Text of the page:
3. Thanks for your comment on the article in the conversation. I totally agree. The authors have also ignored the recent research identifying multiple pathophysiological features in LC. It seems both wilful and woeful. It is disinformation and misinformation.

  4. As a New Zealander I am embarrassed we have two Professors, Hamish Wilson and John Douglas Dunbar both from the University of Otago, not interested enough to understand ‘Post Exertional Malaise’. PEM, which occurs in both ME/CFS and half of all Long Covid patients.

    There’s already biological evidence to prove PEM exists via the ‘Invasive Cardiopulmonary Exercise Test’ (ICEPT) studied by Dr David Systrom in collaboration with Harvard, showing patients with PEM have blood returning to the heart still highly oxygenated, because it was only being partially utilised by the muscles even when the patient in the test was being exercise stressed.

    The “Two Day ICEPT’ shows both ME/CFS and LC patients worsen after exercise. The testing also shows up a unique heart issue called ‘Preload failure.’

    It’s also utterly appalling that Wilson and Dunbar had the audacity to arrogantly write that patients “nervous system and its role in creating, and at times inadvertently perpetuating, the debilitating sensation of fatigue”
    Because using the phrase ‘sensation of fatigue’ is suggesting it’s not actually real fatigue, but just the mind creating a sensation of it.

    Yet ME/CFS researchers and we as ME/CFS patients know full well that if we ignore this so-called ‘fatigue sensation’ we end up worse off because PEM attacks us within 24 to 48 hours of even small amounts of physical exertion. And that sickness can last days to weeks. Often we don’t even get the signal of fatigue while exerting ourselves, yet it still triggers a PEM crash.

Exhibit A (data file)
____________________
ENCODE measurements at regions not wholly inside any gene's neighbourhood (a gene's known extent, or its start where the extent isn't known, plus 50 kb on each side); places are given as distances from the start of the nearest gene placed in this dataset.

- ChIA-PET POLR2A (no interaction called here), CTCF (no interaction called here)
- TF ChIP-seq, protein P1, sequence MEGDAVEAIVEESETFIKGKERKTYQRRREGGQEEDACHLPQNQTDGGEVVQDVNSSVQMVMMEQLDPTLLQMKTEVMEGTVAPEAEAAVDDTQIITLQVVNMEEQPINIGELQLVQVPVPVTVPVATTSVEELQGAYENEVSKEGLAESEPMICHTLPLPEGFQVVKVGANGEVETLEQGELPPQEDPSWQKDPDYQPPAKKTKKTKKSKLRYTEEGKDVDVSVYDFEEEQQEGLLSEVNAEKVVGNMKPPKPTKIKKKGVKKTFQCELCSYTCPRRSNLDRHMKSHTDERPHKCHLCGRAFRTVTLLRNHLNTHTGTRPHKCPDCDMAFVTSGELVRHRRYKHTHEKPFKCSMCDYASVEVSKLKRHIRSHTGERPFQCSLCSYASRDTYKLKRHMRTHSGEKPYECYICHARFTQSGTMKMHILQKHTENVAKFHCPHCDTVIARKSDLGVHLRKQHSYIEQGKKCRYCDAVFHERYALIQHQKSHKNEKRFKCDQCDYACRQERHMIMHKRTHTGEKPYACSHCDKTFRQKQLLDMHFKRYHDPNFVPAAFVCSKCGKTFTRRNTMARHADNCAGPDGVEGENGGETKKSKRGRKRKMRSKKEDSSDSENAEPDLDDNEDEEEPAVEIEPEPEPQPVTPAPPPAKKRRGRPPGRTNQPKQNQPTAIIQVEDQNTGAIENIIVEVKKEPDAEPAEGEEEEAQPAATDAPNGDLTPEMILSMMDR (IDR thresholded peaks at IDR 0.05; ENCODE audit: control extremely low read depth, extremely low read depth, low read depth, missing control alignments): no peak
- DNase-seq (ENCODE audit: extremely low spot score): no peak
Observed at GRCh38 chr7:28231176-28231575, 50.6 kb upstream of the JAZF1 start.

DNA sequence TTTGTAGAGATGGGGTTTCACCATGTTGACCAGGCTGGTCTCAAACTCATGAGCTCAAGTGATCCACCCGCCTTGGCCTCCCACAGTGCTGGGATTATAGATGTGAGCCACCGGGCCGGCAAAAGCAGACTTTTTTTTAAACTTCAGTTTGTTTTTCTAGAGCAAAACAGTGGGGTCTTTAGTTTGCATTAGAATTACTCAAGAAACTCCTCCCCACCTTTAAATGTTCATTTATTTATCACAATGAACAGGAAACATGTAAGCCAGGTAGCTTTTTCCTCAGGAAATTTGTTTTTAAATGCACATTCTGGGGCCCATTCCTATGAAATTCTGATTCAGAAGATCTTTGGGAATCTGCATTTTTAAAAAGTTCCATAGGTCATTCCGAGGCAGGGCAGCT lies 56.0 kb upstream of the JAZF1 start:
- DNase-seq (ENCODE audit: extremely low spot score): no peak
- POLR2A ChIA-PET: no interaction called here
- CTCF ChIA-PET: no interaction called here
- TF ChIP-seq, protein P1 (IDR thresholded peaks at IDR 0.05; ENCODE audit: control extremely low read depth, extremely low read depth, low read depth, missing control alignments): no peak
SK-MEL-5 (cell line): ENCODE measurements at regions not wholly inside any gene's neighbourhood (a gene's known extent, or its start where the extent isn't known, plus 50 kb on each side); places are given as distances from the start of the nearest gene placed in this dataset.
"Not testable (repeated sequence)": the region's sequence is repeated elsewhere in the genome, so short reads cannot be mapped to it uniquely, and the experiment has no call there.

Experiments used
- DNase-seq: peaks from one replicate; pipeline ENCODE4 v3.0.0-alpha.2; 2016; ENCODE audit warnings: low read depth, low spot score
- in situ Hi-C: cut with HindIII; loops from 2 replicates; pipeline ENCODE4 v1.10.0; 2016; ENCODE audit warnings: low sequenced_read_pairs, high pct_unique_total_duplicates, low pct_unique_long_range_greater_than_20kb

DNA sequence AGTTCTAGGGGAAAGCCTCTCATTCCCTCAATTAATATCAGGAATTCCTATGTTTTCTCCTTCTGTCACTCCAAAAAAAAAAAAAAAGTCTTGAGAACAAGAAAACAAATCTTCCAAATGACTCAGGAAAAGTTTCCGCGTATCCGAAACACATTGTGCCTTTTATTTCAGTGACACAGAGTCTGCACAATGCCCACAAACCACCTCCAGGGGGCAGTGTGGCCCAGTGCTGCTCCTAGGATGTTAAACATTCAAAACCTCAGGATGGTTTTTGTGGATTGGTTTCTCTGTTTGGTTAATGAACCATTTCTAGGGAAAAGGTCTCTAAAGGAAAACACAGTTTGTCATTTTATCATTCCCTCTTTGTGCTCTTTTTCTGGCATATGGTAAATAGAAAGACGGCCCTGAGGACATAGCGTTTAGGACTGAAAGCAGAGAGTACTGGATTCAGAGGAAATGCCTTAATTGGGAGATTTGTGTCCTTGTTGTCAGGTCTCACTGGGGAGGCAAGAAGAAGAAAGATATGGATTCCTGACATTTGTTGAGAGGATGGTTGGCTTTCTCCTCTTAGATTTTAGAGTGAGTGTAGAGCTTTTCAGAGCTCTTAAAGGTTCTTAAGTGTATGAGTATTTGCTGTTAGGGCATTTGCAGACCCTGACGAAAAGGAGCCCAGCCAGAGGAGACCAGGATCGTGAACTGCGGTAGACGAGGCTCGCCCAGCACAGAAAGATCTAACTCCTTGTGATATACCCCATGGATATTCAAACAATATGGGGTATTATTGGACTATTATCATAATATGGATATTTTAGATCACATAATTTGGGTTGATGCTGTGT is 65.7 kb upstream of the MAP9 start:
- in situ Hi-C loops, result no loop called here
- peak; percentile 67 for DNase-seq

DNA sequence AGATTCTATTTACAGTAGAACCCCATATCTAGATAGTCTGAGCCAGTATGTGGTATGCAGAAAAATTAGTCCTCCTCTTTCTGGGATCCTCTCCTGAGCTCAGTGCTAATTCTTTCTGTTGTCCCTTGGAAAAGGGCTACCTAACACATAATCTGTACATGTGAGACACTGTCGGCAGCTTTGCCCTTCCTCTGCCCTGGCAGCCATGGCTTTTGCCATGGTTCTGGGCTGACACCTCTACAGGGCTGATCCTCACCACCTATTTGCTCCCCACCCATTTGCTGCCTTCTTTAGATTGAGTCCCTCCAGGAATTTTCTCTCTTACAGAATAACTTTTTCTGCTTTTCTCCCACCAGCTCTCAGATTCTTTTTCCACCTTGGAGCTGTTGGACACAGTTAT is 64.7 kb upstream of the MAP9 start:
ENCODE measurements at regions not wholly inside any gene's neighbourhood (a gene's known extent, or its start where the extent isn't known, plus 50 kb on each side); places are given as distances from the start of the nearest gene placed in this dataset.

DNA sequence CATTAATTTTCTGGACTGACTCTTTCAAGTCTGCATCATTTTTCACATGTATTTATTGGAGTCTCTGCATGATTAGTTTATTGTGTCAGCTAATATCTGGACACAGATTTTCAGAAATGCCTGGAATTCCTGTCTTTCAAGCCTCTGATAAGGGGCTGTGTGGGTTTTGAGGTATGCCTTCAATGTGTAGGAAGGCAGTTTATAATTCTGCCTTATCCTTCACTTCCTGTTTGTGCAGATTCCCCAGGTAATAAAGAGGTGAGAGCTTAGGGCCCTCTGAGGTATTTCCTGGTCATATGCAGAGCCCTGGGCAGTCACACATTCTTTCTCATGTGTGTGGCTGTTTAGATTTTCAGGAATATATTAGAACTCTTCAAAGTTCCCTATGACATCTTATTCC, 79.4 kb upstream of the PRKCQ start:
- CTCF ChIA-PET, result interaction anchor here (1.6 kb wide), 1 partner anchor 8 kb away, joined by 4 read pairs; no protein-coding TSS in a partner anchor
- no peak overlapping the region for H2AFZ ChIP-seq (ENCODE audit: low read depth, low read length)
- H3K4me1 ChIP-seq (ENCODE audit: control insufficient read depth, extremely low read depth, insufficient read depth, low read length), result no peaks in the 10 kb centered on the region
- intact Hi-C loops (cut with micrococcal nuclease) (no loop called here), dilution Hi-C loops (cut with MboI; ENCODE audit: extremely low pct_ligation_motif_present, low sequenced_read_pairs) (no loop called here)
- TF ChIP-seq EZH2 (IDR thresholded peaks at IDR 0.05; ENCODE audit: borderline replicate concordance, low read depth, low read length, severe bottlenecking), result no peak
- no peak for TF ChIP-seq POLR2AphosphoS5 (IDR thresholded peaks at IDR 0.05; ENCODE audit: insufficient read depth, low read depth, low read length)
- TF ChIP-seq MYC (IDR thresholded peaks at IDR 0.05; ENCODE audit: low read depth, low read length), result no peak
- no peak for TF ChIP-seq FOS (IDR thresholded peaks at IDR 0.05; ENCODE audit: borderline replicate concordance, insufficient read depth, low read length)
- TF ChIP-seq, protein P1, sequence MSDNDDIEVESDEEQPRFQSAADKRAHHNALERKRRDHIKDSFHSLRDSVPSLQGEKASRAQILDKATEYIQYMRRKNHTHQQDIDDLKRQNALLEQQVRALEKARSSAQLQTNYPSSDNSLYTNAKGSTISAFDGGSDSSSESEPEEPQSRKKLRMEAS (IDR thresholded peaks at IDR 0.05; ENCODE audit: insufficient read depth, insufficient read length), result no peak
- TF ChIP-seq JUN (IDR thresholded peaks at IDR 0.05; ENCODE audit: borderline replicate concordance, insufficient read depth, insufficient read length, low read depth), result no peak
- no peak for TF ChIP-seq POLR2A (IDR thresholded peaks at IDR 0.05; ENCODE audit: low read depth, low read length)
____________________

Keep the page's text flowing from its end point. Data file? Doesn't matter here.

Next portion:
How can these two ‘professors’ not know this!?

    It’s even been shown that PEM is actually causing muscle damage to patients.
    Source
    ‘Nature Communications’
    ‘Muscle abnormalities worsen after post-exertional malaise in long COVID’
    https://www.nature.com/articles/s41467-023-44432-3

    Wilson and Dunbar I know you’ll be reading this, you need to start looking at the biological ME/CFS literature on PEM, instead of ignorantly insulting an entire patient group as if you know better. Because you have proven you don’t.

    There’s a big difference between fatigue that’s long lasting, and the disease ME/CFS which also includes Long Covid patients who also have PEM. Learn to spot the difference.

  5. So it appears to me to go something like this:

    Doctors meet a patient who’s in severe pain, but rather than investigating to find out where that pain is coming from or how it is arising, as they might have done in the past, there’s now a trendy new term called “central sensitization” that they can throw around to make their work so much simpler. Hospital managers buy into this idea because it could save their services lots of money – they won’t have to investigate the origin of patients’ pain anymore nor fund the interventions to resolve that pain that might have been indicated by those investigations. All their hospital needs to provide is a bit of cheap psychotherapy and physio for those who agree to engage with it. And it doesn’t matter if a patient declines bio-, psycho-, or socially. If their life falls apart and they become one of their nation’s increasing number of economically inactive dropouts then that can be blamed on their lack of engagement with the “central sensitization” explanation and with the recommended therapies. Science and investigations are out, it seems, and suffering (due to medics’ faulty beliefs) is most definitely in. Of course, if the patient can’t deal with that suffering then that’s their own fault too for not accepting their fate and committing well enough to their healthcare provider’s dirt-cheap management plan. It looks to me like medicine has now fully embraced neoliberalism and that, far from being good biopsychosocialists, in taking the central sensitization theory as fact doctors have allowed themselves to become neoliberal, ultra-capitalist oppressors.

    That, I think, is the conversation we should all be having.

  6. We researchers should develop well validated PEM endpoints for studies. Because such an instrument is lacking, many studies are going to be published that give false hope to patients with PAIS and other diseases that trigger PEM.

  7. Anne Kennedy

    Hi David,

    Have you heard of Dr Gillian deakin in Australia. She’s written a book called what the hell is wrong with me.